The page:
Jorge E. Hirsch

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Jorge E. Hirsch
Jorge E. Hirsch.jpg
Professor Jorge E. Hirsch giving a talk
Born 1953 (age 64–65)
Buenos Aires, Argentina
Nationality Argentine American
Scientific career
Fields Physicist
Thesis Low-temperature thermodynamic properties of a random anisotropic antiferromagnetic chain (1980)

Jorge Eduardo Hirsch (born 1953) is an Argentine American professor of physics at the University of California, San Diego.[1] He is known for inventing the h-index in 2005, an index for quantifying a scientist's publication productivity and the basis of several scholar indices.[2][3]


Hirsch was born in Buenos Aires, Argentina. He earned an undergraduate degree at the University of Buenos Aires, and a CONICET research fellowship in 1975. A Fulbright Scholarship awarded to him in 1976 took him to the University of Chicago, where he received a Telegdi Prize for the best Candidacy Examination in 1977 and was awarded the Victor J. Andrew Memorial Fellowship in 1978. He received his PhD from the University of Chicago in 1980 and served as a post-doctoral research associate in the Kavli Institute for Theoretical Physics at the University of California, Santa Barbara. Following this experience, he joined the University of California, San Diego Department of Physics in 1983.[4]



Hirsch's scientific work is involved with understanding collective, large-scale properties of solids, such as superconductivity and ferromagnetism, based on explanations starting from small-scale mechanisms. Hirsch's most significant work would be his attempt to unify theories of superconductivity with his theory of hole superconductivity which suggests pairing of electron holes that would lead to high temperature superconductivity as opposed to pairing of electrons in conventional BCS theory.[5] He believes that there is a single mechanism of superconductivity for all materials that explains the Meissner effect and differs from the conventional mechanism in several fundamental aspects.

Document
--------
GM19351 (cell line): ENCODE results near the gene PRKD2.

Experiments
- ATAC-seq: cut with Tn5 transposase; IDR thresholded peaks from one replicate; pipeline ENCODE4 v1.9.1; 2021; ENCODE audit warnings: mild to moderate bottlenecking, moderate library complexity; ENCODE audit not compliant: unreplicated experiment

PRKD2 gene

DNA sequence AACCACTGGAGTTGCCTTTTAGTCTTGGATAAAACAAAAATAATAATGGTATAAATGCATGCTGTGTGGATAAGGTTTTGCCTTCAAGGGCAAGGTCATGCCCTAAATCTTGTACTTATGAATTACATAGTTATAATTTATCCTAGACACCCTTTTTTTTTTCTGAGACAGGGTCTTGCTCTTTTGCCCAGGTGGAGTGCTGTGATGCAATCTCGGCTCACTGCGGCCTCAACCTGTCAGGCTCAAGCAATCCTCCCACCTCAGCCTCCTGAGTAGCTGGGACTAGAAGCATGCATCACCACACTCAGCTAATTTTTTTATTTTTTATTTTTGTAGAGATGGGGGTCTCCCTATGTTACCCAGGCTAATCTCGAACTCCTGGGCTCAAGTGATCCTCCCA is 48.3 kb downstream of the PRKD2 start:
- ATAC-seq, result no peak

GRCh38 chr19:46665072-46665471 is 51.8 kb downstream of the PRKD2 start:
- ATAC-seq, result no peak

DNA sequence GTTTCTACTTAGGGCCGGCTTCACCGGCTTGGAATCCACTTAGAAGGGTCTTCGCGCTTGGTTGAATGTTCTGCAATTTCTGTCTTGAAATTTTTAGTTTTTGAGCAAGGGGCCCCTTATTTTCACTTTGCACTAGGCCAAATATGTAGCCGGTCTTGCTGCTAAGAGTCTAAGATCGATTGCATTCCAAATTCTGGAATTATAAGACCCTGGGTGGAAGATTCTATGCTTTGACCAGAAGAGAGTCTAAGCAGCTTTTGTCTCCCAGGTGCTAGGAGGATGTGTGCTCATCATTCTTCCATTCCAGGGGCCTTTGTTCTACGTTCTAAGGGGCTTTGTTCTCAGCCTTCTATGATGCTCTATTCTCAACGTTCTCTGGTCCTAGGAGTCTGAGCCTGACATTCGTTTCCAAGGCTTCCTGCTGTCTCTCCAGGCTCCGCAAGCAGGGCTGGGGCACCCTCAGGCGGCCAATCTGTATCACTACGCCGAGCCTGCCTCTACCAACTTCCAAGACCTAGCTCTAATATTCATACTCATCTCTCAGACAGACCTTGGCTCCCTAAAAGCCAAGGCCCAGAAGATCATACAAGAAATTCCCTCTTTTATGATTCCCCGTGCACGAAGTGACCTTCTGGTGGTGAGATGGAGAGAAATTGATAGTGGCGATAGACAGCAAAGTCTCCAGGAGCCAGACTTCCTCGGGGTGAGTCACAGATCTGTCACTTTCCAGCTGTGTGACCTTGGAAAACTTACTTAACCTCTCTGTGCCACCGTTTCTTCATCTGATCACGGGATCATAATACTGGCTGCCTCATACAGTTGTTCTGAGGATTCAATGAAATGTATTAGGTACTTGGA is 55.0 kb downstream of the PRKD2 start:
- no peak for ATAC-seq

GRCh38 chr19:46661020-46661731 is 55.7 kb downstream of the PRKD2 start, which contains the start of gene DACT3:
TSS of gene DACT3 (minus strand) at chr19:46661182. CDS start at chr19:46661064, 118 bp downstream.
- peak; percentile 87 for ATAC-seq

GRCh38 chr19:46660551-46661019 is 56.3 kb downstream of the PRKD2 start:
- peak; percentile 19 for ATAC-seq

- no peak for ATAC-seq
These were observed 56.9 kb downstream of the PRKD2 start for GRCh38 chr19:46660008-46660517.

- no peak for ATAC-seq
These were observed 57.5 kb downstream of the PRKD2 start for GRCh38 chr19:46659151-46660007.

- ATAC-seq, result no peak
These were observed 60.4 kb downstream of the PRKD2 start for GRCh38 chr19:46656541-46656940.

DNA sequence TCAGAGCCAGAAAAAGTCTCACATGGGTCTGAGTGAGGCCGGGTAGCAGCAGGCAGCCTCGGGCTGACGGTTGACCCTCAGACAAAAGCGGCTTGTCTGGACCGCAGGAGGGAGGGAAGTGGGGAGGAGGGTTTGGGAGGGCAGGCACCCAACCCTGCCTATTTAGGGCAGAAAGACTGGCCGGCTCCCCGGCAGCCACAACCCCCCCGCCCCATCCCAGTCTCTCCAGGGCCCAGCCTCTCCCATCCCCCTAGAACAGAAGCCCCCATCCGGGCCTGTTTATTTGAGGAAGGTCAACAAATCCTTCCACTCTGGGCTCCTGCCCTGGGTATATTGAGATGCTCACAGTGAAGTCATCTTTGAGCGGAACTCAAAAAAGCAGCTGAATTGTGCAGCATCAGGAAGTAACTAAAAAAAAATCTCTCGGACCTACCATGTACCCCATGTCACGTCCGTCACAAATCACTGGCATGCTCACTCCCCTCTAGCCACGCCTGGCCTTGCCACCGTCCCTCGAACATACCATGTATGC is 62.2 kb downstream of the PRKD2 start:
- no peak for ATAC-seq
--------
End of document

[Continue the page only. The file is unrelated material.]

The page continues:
The h-index proposed by Hirsch in 2005[2] became a widely known alternative bibliometric parameter that combines both numbers of articles published by a given scientist and the numbers of citations of those articles in a single parameter.[6]

Nuclear war analyses[edit]

During early 2006 Hirsch argued that "multiple pieces of independent evidence suggest that America is embarked in a premeditated path that will lead inexorably to the use of nuclear weapons against Iran in the very near future"[7] and that "neither the media nor Congress are bringing up the inconvenient little fact that the military option will necessarily lead to the use of nuclear weapons against Iran."[8]

He also speculated that in order to justify an attack on Iran using nuclear weapons, US authorities might make a false, but difficult to disprove, claim that Iranian biologists are trying to develop a strain of the H5N1 avian flu virus which would be transmissible from human to human, and which would be transported to Europe by birds migrating north with the onset of the northern summer of 2006.[9] Later, a human to human transmissible strain was found to have emerged in Southeast Asia and is documented by the WHO.[10]

In April 2006, Hirsch initiated a letter to President George W. Bush, co-signed by twelve other physicists, warning of the dangers of using tactical nuclear weapons against Iran.[11] The letter, dated April 17, was in response to articles in The New Yorker and The Washington Post that indicated the Pentagon was actively considering such options.


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